BROOKHAVEN, Ga. (AP) — Drones will be used to respond to 911 calls in one Georgia city, with Brookhaven becoming the first in the Southeast to adopt a first responder program using the devices.
City officials have approved funding for the Brookhaven Police Department's Unmanned Aerial System unit, which will consist of four drones. Brookhaven plans to train and obtain FAA licenses for 12 operators.
Each drone is equipped with a camera that records and streams HD video to the department’s crime center, where an officer can relay information to police on the ground. The drones are also capable of thermal imaging, which can spot suspects at night.
“It takes a lot of the hide-and-seek aspect out of hide-and-seek,” said Lt. Abrem Ayana at Tuesday's City Council meeting. “We’re going to see a lot more suspects identified in crimes because a drone is going to get there first and provide information.”
Police will be able to deploy them to witness crimes in progress, document crime scenes or provide an overhead view for officers on the ground.
Brookhaven police said the project will give its officers more flexibility, availability and information, while limiting in-person contact during the coronavirus pandemic, The Atlanta Journal-Constitution reported.
“It’s literally a game changer,” Ayana said.
Ayana said Brookhaven will become the first city outside of California to adopt the program. Chula Vista Police Department started using drones in 2018, and it has credited the program with more than 275 arrests and 650 calls for service that ended up not needing an officer’s presence, Ayana said.
Brookhaven estimates a drone response costs roughly 10% of what it would cost for dispatching an officer and patrol vehicle. Police said drones can respond much quicker, since they can bypass traffic. Ayana said drones will have access to about 70% of the city due to Federal Aviation Agency restrictions at DeKalb-Peachtree Airport.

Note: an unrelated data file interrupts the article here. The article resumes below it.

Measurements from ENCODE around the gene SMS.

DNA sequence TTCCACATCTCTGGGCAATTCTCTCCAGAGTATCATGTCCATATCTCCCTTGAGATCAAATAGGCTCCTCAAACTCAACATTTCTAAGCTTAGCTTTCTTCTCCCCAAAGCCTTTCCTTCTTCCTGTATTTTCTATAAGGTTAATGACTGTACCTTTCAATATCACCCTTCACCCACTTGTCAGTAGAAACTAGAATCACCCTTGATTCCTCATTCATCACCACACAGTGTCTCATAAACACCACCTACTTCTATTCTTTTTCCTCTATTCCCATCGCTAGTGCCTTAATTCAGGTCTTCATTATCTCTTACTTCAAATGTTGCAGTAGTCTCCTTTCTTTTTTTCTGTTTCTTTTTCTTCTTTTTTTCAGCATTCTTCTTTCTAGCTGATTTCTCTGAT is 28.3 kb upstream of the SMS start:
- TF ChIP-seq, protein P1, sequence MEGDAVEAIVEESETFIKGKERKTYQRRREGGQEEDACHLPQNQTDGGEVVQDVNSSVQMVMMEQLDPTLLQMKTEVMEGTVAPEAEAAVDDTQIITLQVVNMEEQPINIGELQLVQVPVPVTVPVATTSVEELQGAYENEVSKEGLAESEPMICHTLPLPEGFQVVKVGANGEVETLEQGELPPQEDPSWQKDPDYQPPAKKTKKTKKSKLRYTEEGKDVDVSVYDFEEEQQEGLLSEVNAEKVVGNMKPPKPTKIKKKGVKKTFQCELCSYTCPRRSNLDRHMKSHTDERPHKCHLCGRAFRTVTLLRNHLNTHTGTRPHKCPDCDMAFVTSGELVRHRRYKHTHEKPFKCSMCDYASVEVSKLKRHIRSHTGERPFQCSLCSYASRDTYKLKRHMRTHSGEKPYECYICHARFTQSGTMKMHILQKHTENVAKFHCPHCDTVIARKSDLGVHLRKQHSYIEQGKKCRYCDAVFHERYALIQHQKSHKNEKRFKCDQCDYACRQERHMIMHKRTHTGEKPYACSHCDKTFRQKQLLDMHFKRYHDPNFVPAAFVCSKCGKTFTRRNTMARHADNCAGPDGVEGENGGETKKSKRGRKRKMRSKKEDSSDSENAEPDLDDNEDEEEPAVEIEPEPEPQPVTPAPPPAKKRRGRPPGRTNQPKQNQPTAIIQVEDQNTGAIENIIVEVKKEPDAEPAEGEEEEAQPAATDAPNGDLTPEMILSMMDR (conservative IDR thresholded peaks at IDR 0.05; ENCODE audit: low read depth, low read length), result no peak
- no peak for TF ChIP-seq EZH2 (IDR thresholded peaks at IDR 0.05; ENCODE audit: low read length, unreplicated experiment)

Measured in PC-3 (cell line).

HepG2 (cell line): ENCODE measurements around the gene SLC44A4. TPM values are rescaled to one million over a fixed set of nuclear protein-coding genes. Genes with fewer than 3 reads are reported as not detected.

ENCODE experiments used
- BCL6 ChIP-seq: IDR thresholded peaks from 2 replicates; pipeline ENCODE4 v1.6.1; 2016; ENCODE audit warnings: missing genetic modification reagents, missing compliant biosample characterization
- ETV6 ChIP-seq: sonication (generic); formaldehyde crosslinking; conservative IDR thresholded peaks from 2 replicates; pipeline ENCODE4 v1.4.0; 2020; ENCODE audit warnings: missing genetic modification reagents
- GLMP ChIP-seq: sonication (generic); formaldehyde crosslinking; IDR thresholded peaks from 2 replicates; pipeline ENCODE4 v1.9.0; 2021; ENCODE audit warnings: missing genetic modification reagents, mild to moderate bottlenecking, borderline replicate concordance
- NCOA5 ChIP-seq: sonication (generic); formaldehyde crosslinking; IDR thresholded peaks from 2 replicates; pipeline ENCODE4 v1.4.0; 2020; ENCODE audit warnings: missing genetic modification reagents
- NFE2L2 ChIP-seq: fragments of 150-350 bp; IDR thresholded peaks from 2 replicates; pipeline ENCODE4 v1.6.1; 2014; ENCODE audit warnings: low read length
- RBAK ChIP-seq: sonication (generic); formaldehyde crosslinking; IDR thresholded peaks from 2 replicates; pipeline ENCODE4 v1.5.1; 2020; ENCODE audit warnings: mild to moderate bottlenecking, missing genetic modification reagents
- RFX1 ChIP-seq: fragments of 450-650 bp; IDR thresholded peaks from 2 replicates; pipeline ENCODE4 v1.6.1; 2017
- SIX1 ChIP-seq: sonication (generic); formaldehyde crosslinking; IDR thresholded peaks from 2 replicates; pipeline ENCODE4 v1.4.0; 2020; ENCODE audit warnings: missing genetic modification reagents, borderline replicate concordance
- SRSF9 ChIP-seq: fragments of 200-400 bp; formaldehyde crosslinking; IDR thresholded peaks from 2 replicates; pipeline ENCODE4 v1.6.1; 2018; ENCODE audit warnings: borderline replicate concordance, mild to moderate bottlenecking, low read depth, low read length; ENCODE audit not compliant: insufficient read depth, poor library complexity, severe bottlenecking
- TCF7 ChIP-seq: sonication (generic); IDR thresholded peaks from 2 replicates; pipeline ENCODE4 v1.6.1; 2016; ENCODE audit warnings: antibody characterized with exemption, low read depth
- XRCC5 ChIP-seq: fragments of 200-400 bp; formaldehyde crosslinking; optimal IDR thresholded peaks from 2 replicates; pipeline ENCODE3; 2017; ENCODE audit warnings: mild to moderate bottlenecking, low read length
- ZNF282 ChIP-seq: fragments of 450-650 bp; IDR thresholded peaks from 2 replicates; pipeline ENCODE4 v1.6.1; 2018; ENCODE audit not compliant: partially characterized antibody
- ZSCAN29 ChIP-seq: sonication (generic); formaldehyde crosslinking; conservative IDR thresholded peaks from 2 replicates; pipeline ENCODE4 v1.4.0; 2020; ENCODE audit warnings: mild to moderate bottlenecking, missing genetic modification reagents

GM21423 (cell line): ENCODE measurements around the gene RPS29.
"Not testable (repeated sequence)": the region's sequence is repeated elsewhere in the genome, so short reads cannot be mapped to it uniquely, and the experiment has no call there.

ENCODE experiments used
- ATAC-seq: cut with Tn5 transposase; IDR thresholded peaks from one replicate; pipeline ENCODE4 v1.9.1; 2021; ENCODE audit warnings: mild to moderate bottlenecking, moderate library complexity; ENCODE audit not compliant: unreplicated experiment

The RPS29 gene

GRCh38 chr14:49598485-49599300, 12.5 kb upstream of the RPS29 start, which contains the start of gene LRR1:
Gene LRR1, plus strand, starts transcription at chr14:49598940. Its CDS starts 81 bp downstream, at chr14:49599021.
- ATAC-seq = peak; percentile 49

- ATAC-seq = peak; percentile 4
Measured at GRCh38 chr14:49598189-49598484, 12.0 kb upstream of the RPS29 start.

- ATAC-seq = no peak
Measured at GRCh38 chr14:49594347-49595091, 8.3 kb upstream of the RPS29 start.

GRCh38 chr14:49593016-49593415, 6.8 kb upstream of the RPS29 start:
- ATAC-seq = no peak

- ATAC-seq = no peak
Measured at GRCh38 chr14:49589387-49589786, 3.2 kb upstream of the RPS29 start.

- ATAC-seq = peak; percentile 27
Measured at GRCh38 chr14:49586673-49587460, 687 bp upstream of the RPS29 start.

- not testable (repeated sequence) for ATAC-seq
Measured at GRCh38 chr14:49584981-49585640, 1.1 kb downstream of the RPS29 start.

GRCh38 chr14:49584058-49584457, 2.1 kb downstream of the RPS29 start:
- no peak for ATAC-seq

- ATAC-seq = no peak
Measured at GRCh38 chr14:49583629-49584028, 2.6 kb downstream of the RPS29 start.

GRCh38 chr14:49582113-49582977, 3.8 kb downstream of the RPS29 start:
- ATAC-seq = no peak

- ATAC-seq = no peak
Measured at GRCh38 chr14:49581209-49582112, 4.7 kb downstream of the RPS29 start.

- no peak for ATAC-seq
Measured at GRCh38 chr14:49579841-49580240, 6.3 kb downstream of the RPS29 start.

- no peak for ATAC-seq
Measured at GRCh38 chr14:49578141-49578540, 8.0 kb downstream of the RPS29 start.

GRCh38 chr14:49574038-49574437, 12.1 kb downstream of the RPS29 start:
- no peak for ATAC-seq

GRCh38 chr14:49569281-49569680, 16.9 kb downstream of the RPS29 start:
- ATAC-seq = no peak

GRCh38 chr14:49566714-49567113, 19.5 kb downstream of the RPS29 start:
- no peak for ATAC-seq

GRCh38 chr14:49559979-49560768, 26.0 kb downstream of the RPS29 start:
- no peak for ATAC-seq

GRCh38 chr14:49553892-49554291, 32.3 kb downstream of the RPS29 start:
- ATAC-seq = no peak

The unit’s creation will cost the city roughly $83,700 in its first year and about $22,600 in annual recurring costs. The city will pay for the project using coronavirus relief funds, saying that the drones will decrease human interaction, potentially limiting the spread of the virus. The city said the drone unit is not expected to be operational until next year.
Other city police departments use drones during potentially dangerous standoffs to gather information. But, Brookhaven's program will expand the number of situations in which drones are used, including first-time 911 calls and real-time emergency responses.
All drone footage will be stored in the same manner as bodycam and dashcam videos and will be available to the public through the Georgia Open Records Act. Drone video can also be filed as evidence.